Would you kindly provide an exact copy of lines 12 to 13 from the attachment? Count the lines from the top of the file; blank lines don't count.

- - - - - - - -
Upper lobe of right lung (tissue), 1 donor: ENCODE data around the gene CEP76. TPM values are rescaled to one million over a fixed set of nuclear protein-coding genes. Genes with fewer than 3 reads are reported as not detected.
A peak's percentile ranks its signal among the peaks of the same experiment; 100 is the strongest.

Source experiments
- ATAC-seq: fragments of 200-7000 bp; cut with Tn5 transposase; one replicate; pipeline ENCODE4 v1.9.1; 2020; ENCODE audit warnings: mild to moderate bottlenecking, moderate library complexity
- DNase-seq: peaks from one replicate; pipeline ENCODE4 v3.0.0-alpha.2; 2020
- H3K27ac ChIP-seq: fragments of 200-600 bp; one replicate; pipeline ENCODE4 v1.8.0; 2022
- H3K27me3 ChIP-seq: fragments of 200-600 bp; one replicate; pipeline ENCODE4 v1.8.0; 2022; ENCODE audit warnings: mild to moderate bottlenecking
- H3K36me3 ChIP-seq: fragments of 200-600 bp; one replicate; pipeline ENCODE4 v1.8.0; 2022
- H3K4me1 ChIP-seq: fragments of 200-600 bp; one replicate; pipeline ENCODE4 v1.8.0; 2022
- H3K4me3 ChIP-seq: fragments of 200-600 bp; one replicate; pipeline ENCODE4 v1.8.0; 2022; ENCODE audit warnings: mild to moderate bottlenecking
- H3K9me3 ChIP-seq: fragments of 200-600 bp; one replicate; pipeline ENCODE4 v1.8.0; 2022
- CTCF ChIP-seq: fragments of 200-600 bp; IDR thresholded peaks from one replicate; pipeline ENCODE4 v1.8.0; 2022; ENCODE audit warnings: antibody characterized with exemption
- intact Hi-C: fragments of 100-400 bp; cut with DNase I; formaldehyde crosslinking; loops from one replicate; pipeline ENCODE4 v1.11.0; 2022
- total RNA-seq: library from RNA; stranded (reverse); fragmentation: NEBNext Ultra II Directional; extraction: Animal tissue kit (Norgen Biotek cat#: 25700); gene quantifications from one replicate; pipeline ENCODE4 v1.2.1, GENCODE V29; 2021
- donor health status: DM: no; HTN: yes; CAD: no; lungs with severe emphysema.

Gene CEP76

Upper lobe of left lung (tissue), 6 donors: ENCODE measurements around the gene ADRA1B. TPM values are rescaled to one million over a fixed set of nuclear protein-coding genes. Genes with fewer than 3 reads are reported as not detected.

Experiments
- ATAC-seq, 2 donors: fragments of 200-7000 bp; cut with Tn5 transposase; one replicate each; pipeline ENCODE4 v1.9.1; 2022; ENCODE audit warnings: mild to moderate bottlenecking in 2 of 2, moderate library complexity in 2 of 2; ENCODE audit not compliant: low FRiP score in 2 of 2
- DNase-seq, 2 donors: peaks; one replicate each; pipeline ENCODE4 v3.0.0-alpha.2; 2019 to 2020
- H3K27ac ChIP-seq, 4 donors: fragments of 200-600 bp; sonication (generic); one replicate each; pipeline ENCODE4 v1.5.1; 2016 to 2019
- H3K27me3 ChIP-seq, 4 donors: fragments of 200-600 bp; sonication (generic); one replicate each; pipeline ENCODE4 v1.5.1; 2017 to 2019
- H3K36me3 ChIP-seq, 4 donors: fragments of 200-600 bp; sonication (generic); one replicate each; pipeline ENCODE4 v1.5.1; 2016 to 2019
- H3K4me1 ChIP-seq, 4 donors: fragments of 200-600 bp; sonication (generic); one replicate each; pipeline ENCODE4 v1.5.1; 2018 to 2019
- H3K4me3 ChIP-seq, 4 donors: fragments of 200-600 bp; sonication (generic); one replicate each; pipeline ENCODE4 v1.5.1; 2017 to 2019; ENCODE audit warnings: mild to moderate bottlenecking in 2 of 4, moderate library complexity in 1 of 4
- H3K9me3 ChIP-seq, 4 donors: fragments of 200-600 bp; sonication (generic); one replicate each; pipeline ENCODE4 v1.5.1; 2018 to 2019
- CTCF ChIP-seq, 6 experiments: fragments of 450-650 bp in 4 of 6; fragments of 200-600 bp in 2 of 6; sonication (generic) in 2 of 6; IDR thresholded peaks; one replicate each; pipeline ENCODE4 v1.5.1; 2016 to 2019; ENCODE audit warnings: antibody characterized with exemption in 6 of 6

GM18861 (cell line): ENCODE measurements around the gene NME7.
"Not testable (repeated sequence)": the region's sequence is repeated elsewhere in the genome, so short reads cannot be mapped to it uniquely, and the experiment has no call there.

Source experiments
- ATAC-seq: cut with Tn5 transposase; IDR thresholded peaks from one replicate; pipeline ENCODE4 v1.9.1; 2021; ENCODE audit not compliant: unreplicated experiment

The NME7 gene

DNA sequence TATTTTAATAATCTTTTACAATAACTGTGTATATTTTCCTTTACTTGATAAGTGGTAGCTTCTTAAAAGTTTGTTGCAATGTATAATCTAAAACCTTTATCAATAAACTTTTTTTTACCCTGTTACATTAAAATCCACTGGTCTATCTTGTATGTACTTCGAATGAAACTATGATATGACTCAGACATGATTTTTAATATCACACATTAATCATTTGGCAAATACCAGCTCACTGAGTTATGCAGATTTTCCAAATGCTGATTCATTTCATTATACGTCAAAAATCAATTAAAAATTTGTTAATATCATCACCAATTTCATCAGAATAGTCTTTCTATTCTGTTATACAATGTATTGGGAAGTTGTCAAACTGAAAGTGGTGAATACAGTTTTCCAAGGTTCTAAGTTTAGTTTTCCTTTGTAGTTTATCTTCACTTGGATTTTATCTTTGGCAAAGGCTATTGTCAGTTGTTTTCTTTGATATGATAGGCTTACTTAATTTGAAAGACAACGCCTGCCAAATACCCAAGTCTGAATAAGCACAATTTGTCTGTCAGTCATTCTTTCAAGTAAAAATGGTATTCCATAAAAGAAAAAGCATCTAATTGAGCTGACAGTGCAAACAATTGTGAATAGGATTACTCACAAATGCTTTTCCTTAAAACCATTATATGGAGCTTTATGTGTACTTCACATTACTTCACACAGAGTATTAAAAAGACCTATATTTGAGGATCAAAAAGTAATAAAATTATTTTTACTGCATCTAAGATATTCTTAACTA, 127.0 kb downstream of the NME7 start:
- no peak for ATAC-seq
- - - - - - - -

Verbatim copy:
- CTCF ChIP-seq: fragments of 200-600 bp; IDR thresholded peaks from one replicate; pipeline ENCODE4 v1.8.0; 2022; ENCODE audit warnings: antibody characterized with exemption
- intact Hi-C: fragments of 100-400 bp; cut with DNase I; formaldehyde crosslinking; loops from one replicate; pipeline ENCODE4 v1.11.0; 2022